Coming out is both a personal milestone and a political act. It is not a one-time event, but a lifelong process. There is the first time you come out, often haltingly, to yourself. I’ve done that both as an adolescent and an adult. There are the intimate family comings out, and the big world-wide comings out. There are the awkward daily comings out (choosing pronouns to describe your partner, deciding whether to correct someone’s gendering of you).
And then there are the missed comings out. The family members who passed away, the friends from your youth you suspect would have had their own coming out to share, the bigot on the street you didn’t have the guts to say something to. Finally, there are the ones who choose never to come out – maybe not to themselves, or maybe just not to anyone else.
What I like most, though are the bonding sessions with other queer people over their coming out stories. Feel free to post yours in the comments. Happy Coming Out Day!
I posted this on Facebook this week and was completely blown away by the positive response.
My birthday is tomorrow–it’s also the day I go public in a big way. Tonight I was on the phone with my parents, when my dad made a perfect dad joke.
Dad: I told someone that tomorrow is my daughter’s last birthday.
Mom: Oh stop it. You should have said it’s your son’s first birthday.
You’re both right, Mom and Dad. I love you guys.
Three months! 1/4 of a year! I haven’t seen much change this month, other than my voice getting a notch deeper (and getting lots of questions about if I have a cold), and a few very faint chin hairs. But I’ve been focused more on life changes this month than physical changes. My official name change order came in the mail yesterday, so I am now legally Austin Elliot. I’ve been making arrangements to come out at work, and I’m also thinking about how to come out on Facebook in two weeks.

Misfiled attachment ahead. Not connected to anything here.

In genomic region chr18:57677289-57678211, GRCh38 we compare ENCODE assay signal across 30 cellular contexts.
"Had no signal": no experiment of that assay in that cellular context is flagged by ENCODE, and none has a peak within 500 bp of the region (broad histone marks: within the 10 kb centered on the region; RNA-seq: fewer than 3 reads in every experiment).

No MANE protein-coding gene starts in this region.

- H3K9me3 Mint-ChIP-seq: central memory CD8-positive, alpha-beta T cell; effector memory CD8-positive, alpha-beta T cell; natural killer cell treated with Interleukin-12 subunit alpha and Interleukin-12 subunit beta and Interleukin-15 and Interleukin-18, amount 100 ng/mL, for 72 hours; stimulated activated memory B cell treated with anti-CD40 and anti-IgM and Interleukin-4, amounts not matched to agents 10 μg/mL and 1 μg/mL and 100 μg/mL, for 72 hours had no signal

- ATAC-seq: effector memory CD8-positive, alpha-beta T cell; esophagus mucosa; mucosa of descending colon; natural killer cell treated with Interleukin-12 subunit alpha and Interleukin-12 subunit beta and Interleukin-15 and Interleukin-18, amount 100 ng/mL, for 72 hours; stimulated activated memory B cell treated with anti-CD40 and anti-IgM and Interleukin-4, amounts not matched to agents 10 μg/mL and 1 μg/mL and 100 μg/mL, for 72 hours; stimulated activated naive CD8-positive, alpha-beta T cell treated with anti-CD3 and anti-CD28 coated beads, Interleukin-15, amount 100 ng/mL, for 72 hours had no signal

I’m shopping with my not-quite-three-and-a-half-year-old daughter on Mother’s Day when she makes a new friend. He is “five and a half” and full of questions. My daughter has started calling me daddy, and this Mother’s Day we only celebrated her mother (I almost wrote her “other mother”…which shows that I’m slow at adjusting, too). So half-way through the day, I don’t want to ruin it by doing anything to make this more confusing for her. But her new friend has a question.
Boy: Are you her mom?
Three people in my immediate workplace know I’m transitioning: my HR rep, my immediate supervisor, and one trusted colleague. So far I have only come out via one-on-one conversations. At work, I fear having too many individual conversations will simply get the rumor mill turning, which is not how I want people finding out. I don’t think transition is gossip-worthy, but I imagine many other people do. I want to manage the flow of information and maintain control of my own coming out.
My plan was:
Today is an important day. It’s pajama day at my daughter’s preschool. She wore her Batman pajamas. It’s also a day for me to showcase my special super power: invisibility.
Today is Transgender Day of Visibility. Small problem is that I am still slowly inching out of the closet. I woke up this morning wondering if today was a golden opportunity to come out widely and publicly on Facebook. Then my blood pressure went up and I felt light-headed.